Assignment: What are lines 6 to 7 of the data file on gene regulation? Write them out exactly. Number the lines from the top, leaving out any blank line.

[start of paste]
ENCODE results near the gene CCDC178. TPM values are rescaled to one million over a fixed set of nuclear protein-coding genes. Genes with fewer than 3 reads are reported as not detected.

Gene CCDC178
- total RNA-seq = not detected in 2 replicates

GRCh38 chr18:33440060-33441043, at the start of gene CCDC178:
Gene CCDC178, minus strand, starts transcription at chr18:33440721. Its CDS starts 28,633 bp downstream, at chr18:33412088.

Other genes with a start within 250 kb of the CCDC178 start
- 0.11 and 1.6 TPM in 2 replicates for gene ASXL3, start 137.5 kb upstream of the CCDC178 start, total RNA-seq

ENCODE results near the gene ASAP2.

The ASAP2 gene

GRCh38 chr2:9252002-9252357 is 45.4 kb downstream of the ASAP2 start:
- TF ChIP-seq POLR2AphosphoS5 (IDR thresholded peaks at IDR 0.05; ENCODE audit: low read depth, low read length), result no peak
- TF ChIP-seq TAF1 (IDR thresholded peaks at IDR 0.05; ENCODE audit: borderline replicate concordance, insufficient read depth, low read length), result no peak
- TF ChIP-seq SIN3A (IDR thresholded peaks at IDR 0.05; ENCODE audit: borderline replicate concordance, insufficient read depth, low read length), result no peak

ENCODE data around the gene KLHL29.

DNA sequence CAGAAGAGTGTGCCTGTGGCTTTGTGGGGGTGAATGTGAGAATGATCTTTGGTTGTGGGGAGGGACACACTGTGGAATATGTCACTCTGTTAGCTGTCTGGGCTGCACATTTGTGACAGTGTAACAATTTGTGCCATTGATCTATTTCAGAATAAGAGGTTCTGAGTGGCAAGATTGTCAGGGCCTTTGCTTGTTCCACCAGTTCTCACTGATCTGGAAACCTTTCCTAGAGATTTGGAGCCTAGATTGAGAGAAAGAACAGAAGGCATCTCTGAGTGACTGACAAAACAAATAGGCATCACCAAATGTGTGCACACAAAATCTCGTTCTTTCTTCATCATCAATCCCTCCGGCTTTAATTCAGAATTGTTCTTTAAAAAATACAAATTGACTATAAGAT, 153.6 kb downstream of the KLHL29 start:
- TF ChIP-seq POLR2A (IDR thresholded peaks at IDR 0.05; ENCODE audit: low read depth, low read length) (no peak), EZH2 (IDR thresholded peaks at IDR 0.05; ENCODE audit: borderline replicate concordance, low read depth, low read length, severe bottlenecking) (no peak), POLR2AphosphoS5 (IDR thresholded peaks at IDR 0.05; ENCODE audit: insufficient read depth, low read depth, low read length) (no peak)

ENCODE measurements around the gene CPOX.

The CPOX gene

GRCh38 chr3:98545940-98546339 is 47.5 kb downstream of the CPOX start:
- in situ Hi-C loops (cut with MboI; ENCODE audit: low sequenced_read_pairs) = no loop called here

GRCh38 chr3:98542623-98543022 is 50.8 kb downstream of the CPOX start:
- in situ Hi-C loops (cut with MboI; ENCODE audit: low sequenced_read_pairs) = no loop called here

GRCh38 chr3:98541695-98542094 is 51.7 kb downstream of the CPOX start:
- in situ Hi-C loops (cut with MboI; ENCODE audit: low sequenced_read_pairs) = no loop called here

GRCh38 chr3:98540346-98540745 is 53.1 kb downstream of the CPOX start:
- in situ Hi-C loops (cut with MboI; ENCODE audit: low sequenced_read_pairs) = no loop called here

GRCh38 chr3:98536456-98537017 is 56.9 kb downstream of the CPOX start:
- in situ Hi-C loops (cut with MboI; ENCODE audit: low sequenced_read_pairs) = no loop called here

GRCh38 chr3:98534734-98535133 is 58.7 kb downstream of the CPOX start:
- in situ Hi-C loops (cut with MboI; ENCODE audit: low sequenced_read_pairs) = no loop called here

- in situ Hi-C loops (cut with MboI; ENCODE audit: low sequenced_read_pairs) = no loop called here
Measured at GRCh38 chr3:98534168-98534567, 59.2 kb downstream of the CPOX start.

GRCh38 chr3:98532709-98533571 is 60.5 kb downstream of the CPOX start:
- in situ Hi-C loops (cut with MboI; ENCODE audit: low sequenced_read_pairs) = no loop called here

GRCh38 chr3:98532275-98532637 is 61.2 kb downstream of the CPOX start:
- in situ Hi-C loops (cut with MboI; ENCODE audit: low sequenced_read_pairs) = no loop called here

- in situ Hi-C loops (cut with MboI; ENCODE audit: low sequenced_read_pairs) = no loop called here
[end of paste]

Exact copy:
Other genes with a start within 250 kb of the CCDC178 start
- 0.11 and 1.6 TPM in 2 replicates for gene ASXL3, start 137.5 kb upstream of the CCDC178 start, total RNA-seq